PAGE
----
The Power of Vulnerability

A friend of mine once sent me a TED talk about the power of vulnerability which I watched with gratitude and awe. It was a really long time ago but the video highlighted the power of letting ourselves feel all range of emotions in order to live our life to the fullest.

Despite being so captivated by the video back then, I’ve found myself limiting the emotions I feel or at least making excuses when they’re not the “right” ones. I would overreact whenever my boyfriend hung out with his (what seemed to me) clingy friends. I would get angry and sad and every other shade of crazy. So my mom decided it would be helpful to go the school counselor where I could hopefully get tips on “controlling” my emotions. To my dismay, the lady I saw would repeatedly assure me that everything I feel is normal; that I need to learn to feel my feelings instead of try to control them.

Tonight, as a recurring family problem came up again I cried and cried. I kept telling myself that maybe I was crying because I had forgotten to take my birth control, because I was tired from work or I was stressed out about an assignment I have to complete. What I failed to realize was I was crying because I was sad. And that’s okay.

I am glad I can now recognize myself trying to cover up negative and uncomfortable feelings. I am also glad to realize that I can’t be happy all the time. I can only be human.

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The Relationship safe zone

Two years ago I developed this theory of a relationship safe zone which would help me relax and open up. I had been with my boyfriend for six months and he would open up to me immensely during that time. I knew everything about his childhood, his fears his passions all the things you’d want to know about the person you’re in love with. He, on the other hand, had to constantly pester me about opening up. I would come up with a fraction about my life and then share it but it never felt like I was sharing deep parts about myself. I was so afraid of being vulnerable because how fleeting people tend to be. One moment they’re there listening to your deepest thoughts and the next you’re not speaking to each other. So I told myself that I had to be vulnerable if I wanted to be happy. I convinced myself that after a really long time you cross the relationship safe zone and your chances of breaking up decrease significantly. I told myself after 6 months of being together and knowing each other you’re probably be together for a while! So I opened up. I don’t remember how much but I let my guard down. I talked about things I’m passionate about and my childhood as much as I could. But lo and behold after our one year anniversary my boyfriend decided he couldn’t put up with my temper and gave me ultimates I couldn’t and wouldn’t stand for. So I sent him on his way.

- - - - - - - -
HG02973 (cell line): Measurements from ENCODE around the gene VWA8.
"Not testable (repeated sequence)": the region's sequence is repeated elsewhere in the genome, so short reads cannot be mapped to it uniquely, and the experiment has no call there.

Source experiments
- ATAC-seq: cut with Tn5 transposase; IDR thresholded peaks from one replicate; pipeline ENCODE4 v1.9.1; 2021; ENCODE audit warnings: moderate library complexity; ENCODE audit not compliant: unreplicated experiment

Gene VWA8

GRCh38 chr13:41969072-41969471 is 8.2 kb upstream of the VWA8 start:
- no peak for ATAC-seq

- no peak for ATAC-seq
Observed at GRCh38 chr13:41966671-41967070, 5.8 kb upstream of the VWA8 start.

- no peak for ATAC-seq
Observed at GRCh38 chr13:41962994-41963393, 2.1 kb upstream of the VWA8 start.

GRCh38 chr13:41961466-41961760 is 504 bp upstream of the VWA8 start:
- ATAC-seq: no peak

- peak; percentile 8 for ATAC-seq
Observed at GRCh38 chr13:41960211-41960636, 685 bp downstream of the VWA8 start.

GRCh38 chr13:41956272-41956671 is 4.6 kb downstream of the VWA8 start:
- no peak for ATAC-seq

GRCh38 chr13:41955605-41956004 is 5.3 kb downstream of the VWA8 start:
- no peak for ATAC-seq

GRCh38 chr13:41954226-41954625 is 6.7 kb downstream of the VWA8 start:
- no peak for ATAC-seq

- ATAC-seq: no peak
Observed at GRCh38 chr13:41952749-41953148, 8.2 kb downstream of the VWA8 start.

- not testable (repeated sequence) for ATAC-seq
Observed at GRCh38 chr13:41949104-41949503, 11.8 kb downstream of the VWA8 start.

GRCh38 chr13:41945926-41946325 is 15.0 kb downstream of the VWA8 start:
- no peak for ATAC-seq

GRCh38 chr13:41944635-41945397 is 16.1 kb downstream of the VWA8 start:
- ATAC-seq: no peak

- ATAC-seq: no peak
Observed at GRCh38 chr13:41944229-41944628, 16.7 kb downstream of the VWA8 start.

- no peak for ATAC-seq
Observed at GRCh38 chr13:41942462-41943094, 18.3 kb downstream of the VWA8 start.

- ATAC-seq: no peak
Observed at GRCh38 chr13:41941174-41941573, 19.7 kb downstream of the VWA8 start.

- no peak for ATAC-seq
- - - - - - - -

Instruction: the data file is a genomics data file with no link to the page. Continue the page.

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I ended the relationship safe zone and my relationship.Most importantly I realized there is no such a thing as a relationship safe zone. Relationships don’t have predisposed expiration dates, they just expire when you least expect it.
Two years later the person who knew everything about me and who I was so in love with isn’t there. He is a new person with some questionable interests and hobbies and from what I hear an inability to be vulnerable. And I’m still the same. I cannot ask for help from my partner. I cannot tell him when I’m sad or having problems. For whatever reason I refuse to let my guard down. And some say it’s a matter of a partner and when I meet the right person I’ll be a big bag of mush. But as of now I’m still waiting for someone to wear me down. Or open me up. Or whatever other cliche phrase you prefer. For now I’ll just thank those who are vulnerable without effort (like my ex) and admire them for letting me see the deepest parts of them.
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